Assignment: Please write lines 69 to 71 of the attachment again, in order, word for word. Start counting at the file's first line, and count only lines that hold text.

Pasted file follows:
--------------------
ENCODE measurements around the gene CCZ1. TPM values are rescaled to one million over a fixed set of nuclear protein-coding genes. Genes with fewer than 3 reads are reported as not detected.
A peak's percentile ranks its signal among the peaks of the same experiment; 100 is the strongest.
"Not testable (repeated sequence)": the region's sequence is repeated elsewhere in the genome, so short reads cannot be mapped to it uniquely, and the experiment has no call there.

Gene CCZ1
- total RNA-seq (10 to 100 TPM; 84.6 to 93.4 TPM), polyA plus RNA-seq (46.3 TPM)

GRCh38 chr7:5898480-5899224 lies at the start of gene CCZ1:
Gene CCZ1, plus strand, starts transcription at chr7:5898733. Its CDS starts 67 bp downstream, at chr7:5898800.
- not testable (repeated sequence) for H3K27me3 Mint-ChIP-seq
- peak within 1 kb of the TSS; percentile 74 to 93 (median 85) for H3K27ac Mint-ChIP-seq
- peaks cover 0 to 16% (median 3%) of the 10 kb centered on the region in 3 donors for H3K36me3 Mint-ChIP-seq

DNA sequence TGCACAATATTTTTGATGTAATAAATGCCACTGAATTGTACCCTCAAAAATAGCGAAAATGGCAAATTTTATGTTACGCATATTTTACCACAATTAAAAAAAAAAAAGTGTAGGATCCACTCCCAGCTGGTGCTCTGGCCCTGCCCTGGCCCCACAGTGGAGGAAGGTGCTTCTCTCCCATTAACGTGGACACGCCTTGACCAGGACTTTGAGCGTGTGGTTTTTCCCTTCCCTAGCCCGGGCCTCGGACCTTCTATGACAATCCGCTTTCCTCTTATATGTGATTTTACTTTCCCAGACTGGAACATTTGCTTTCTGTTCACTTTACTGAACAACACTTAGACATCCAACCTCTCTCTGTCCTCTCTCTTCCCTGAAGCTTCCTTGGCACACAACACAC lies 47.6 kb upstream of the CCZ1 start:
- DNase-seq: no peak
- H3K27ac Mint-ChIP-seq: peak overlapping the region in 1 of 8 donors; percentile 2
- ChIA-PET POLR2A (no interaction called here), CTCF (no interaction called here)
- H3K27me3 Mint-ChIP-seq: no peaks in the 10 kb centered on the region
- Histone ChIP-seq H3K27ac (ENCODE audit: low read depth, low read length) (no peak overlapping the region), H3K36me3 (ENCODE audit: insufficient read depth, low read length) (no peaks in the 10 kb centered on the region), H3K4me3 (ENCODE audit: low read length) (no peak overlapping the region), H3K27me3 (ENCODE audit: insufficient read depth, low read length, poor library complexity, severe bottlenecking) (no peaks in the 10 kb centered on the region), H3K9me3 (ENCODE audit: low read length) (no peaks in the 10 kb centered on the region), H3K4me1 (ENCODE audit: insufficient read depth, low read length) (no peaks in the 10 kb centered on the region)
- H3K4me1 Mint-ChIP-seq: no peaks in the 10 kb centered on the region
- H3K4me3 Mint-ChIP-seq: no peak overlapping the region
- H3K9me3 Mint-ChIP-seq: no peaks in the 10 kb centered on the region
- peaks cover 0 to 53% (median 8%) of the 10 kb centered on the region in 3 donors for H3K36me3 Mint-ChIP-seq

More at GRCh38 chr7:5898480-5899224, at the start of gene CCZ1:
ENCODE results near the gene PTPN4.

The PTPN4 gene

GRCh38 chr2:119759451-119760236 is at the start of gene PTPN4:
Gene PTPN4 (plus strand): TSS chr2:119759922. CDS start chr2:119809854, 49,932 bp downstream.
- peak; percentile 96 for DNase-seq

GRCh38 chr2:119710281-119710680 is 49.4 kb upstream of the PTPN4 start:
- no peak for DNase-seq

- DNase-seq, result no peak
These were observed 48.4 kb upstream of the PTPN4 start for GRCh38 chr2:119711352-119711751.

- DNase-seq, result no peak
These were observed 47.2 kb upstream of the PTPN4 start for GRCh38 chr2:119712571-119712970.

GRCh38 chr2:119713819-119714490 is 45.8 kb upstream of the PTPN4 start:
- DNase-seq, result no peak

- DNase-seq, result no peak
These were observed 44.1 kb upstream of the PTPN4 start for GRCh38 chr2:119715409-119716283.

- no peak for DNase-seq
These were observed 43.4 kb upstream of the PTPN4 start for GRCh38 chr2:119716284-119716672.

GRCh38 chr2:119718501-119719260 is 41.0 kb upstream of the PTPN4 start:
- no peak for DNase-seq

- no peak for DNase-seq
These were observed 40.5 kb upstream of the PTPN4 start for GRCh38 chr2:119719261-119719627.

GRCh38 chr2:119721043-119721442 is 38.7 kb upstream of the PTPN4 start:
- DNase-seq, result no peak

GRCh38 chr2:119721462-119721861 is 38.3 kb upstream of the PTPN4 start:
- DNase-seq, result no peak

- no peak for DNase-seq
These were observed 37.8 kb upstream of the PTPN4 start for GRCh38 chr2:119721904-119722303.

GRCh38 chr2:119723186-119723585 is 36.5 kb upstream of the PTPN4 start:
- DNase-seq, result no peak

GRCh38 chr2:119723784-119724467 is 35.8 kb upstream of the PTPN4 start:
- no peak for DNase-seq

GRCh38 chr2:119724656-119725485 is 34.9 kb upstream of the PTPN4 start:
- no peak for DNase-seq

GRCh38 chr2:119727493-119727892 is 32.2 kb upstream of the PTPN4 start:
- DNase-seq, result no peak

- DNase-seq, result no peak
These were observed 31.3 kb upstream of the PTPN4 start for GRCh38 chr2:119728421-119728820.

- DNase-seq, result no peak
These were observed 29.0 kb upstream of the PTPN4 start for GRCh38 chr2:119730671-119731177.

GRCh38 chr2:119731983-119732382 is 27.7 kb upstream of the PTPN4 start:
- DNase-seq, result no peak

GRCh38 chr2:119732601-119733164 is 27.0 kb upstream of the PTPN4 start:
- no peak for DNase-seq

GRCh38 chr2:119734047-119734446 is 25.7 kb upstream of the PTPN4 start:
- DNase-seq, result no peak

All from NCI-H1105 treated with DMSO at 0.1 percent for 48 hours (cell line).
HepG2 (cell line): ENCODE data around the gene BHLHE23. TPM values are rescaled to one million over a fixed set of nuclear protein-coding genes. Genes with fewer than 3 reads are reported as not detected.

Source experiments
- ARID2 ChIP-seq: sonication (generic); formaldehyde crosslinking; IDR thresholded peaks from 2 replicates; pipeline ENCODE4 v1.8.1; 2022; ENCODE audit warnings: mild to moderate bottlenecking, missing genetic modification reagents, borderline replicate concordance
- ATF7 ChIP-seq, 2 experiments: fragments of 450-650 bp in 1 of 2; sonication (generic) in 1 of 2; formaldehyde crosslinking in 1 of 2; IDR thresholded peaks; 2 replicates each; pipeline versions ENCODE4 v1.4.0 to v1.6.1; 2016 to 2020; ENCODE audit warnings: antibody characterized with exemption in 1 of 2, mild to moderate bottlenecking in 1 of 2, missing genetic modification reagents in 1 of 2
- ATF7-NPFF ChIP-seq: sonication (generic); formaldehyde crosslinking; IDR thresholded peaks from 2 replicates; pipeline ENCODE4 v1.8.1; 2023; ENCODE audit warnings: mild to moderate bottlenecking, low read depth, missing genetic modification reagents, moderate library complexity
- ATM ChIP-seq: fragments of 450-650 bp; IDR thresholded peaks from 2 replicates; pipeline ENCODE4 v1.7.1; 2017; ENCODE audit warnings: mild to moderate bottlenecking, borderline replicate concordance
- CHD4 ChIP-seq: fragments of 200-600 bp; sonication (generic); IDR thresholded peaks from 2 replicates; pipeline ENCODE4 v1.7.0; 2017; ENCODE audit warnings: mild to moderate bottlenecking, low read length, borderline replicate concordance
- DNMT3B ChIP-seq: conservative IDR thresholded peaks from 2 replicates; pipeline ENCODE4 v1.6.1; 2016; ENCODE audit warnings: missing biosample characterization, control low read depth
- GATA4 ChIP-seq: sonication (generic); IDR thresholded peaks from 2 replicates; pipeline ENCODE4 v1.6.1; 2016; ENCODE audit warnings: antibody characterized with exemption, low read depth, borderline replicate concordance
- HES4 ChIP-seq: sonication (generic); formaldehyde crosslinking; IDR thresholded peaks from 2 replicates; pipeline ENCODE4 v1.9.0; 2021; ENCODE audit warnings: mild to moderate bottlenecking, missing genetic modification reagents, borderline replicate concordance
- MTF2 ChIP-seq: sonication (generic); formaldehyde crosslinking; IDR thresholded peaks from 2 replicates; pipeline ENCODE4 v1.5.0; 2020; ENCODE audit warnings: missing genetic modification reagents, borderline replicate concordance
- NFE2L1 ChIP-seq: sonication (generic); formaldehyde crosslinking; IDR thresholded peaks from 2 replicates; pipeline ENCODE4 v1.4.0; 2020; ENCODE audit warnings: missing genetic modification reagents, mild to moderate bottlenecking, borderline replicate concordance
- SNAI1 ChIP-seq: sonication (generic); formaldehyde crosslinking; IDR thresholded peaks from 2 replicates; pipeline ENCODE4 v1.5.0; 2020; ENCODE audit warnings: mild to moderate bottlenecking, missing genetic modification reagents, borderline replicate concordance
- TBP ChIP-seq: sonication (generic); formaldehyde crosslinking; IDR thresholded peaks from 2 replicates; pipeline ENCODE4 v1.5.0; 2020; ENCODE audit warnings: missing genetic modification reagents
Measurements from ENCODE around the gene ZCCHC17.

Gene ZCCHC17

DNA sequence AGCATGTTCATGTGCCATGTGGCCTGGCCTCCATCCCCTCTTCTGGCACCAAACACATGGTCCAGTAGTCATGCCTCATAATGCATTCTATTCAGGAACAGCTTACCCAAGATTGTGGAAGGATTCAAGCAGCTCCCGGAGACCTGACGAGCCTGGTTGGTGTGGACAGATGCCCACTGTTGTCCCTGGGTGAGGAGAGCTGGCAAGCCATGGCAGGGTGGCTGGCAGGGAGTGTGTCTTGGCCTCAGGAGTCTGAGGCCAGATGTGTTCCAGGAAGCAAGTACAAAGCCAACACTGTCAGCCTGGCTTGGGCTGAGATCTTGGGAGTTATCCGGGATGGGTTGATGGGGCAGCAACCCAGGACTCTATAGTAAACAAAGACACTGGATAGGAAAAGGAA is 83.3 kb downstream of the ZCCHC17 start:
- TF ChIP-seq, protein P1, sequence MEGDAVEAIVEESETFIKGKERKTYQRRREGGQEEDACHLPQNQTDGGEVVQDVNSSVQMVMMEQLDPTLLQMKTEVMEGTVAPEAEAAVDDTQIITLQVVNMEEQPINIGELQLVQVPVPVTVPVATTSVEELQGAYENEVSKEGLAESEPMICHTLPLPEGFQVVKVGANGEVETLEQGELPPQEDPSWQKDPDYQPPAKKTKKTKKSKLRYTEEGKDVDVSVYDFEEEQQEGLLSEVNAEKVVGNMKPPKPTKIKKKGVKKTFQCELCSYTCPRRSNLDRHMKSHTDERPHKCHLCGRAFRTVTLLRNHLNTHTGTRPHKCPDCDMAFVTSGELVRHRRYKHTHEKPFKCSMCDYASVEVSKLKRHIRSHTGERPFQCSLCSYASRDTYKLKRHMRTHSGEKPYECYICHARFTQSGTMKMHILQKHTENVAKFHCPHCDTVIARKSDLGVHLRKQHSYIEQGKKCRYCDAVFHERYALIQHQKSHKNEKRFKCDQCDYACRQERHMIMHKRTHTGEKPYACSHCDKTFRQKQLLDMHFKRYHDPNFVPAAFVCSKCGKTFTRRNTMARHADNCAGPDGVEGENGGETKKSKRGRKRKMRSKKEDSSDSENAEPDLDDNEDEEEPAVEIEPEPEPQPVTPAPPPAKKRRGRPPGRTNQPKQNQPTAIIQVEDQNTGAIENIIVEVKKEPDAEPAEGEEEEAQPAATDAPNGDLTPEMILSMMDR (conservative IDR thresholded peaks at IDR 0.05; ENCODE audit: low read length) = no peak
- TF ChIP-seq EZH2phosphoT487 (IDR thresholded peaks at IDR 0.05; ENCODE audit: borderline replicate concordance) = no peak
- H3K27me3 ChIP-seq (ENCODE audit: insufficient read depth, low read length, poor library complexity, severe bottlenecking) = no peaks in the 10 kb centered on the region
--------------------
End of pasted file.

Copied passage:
Source experiments
- ARID2 ChIP-seq: sonication (generic); formaldehyde crosslinking; IDR thresholded peaks from 2 replicates; pipeline ENCODE4 v1.8.1; 2022; ENCODE audit warnings: mild to moderate bottlenecking, missing genetic modification reagents, borderline replicate concordance
- ATF7 ChIP-seq, 2 experiments: fragments of 450-650 bp in 1 of 2; sonication (generic) in 1 of 2; formaldehyde crosslinking in 1 of 2; IDR thresholded peaks; 2 replicates each; pipeline versions ENCODE4 v1.4.0 to v1.6.1; 2016 to 2020; ENCODE audit warnings: antibody characterized with exemption in 1 of 2, mild to moderate bottlenecking in 1 of 2, missing genetic modification reagents in 1 of 2